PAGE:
Scientists develop universal DNA reader to advance faster, cheaper sequencing efforts

February 11, 2010
As a single chemical base of DNA (blue atoms) passes through a tiny, 2.5nm gap between two gold electrodes (top and bottom), it momentarily sticks to the electrodes (purple bonds) and a small increase in the current is detected. Each of the chemical bases of the DNA genetic code, abbreviated A, C, T or G, gives a unique electrical signature as they pass between the electrodes. Credit: Biodesign Institute at Arizona State University

Arizona State University scientists have come up with a new twist in their efforts to develop a faster and cheaper way to read the DNA genetic code. They have developed the first, versatile DNA reader that can discriminate between DNA's four core chemical components⎯the key to unlocking the vital code behind human heredity and health.

Led by ASU Regents' Professor Stuart Lindsay, director of the Biodesign Institute's Center for Single Molecule Biophysics, the ASU team is one of a handful that has received stimulus funds for a National Human Genome Research Initiative, part of the National Institutes of Health, to make genome sequencing as widespread as a routine medical checkup.

The broad goal of this "$1000 genome" initiative is to develop a next-generation DNA sequencing technology to usher in the age of personalized medicine, where knowledge of an individual's complete, 3 billion-long code of DNA information, or genome, will allow for a more tailored approach to disease diagnosis and treatment. With current technologies taking almost a year to complete at a cost of several hundreds of thousands of dollars, less than 20 individuals on the planet have had their whole genomes sequenced to date.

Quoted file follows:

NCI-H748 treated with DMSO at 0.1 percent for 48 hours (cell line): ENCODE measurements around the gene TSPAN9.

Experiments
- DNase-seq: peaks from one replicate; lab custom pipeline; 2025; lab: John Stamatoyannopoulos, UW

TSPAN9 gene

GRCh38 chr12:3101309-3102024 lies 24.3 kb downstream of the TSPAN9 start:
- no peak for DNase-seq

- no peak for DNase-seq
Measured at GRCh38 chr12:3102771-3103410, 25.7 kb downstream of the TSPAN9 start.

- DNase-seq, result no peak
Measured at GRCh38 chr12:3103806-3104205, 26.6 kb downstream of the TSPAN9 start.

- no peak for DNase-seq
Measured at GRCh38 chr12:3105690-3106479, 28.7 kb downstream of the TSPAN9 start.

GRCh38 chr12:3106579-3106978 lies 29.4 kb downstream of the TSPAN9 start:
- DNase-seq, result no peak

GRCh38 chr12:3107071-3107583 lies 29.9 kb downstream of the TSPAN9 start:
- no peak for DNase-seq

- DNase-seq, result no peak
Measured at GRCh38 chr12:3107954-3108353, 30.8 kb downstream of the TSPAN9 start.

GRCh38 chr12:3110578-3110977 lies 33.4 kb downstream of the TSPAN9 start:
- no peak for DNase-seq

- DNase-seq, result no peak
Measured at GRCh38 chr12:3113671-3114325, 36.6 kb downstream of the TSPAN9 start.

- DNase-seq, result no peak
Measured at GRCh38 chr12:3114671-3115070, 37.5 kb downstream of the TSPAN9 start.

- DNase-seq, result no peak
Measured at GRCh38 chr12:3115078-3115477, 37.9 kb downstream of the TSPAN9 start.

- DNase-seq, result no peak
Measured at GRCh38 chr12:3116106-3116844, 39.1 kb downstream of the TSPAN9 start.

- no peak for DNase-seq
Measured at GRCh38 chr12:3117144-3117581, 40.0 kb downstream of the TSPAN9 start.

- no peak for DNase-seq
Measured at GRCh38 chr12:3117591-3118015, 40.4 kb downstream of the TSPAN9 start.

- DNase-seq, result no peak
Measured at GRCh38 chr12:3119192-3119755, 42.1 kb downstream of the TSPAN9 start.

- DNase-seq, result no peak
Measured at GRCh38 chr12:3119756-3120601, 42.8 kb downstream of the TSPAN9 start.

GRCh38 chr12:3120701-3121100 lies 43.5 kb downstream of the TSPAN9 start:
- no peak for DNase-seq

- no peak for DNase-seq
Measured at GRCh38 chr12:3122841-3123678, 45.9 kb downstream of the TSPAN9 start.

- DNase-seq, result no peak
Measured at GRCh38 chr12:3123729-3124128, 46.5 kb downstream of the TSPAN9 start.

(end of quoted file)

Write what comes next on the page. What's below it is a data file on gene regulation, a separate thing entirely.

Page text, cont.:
To make their research dream a reality, Lindsay's team has envisioned building a tiny, nanoscale DNA reader that could work like a supermarket checkout scanner, distinguishing between the four chemical letters of the DNA genetic code, abbreviated by A, G, C, and T, as they rapidly pass by the reader.

To do so, they needed to develop the nanotechnology equivalent of threading the eye of a needle. In this case, the DNA would be the thread that could be recognized as it moved past the reader 'eye.' During the past few years, Lindsay's team has made steady progress, and first demonstrated the ability to read individual DNA sequences in 2008—but this approach was limited because they had to use four separate readers to recognize each of the DNA bases. More recently, they demonstrated the ability to thread DNA sequences through the narrow hole of a fundamental building block of nanotechnology, the carbon nanotube.

Lindsay's team relies on the eyes of nanotechnology, scanning tunneling- (STM) and atomic force- (ATM) microscopes, to make their measurements. The microscopes have a delicate electrode tip that is held very close to the DNA sample.

In their latest innovation, Lindsay's team made two electrodes, one on the end of microscope probe, and another on the surface, that had their tiny ends chemically modified to attract and catch the DNA between a gap like a pair of chemical tweezers. The gap between these functionalized electrodes had to be adjusted to find the chemical bonding sweet spot, so that when a single chemical base of DNA passed through a tiny, 2.5 nanometer gap between two gold electrodes, it momentarily sticks to the electrodes and a small increase in the current is detected. Any smaller, and the molecules would be able to bind in many configurations, confusing the readout, any bigger and smaller bases would not be detected.